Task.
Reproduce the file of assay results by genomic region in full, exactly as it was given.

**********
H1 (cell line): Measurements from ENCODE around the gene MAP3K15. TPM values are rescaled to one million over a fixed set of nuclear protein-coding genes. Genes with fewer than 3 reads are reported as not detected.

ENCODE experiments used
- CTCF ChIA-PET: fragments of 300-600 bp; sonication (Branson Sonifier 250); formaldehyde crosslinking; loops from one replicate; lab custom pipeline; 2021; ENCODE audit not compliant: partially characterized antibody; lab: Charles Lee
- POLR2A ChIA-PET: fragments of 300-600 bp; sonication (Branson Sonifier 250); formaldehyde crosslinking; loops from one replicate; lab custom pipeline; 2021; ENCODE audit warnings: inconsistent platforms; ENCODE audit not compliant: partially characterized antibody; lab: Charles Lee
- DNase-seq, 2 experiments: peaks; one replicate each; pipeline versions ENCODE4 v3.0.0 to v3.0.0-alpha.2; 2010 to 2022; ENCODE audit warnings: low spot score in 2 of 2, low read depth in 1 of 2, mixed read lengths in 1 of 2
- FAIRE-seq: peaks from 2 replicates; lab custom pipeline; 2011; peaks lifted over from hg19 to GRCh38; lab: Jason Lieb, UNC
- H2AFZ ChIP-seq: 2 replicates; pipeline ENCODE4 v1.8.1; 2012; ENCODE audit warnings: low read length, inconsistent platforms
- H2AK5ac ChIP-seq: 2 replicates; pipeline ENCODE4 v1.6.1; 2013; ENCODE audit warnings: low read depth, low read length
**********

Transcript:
H1 (cell line): Measurements from ENCODE around the gene MAP3K15. TPM values are rescaled to one million over a fixed set of nuclear protein-coding genes. Genes with fewer than 3 reads are reported as not detected.

ENCODE experiments used
- CTCF ChIA-PET: fragments of 300-600 bp; sonication (Branson Sonifier 250); formaldehyde crosslinking; loops from one replicate; lab custom pipeline; 2021; ENCODE audit not compliant: partially characterized antibody; lab: Charles Lee
- POLR2A ChIA-PET: fragments of 300-600 bp; sonication (Branson Sonifier 250); formaldehyde crosslinking; loops from one replicate; lab custom pipeline; 2021; ENCODE audit warnings: inconsistent platforms; ENCODE audit not compliant: partially characterized antibody; lab: Charles Lee
- DNase-seq, 2 experiments: peaks; one replicate each; pipeline versions ENCODE4 v3.0.0 to v3.0.0-alpha.2; 2010 to 2022; ENCODE audit warnings: low spot score in 2 of 2, low read depth in 1 of 2, mixed read lengths in 1 of 2
- FAIRE-seq: peaks from 2 replicates; lab custom pipeline; 2011; peaks lifted over from hg19 to GRCh38; lab: Jason Lieb, UNC
- H2AFZ ChIP-seq: 2 replicates; pipeline ENCODE4 v1.8.1; 2012; ENCODE audit warnings: low read length, inconsistent platforms
- H2AK5ac ChIP-seq: 2 replicates; pipeline ENCODE4 v1.6.1; 2013; ENCODE audit warnings: low read depth, low read length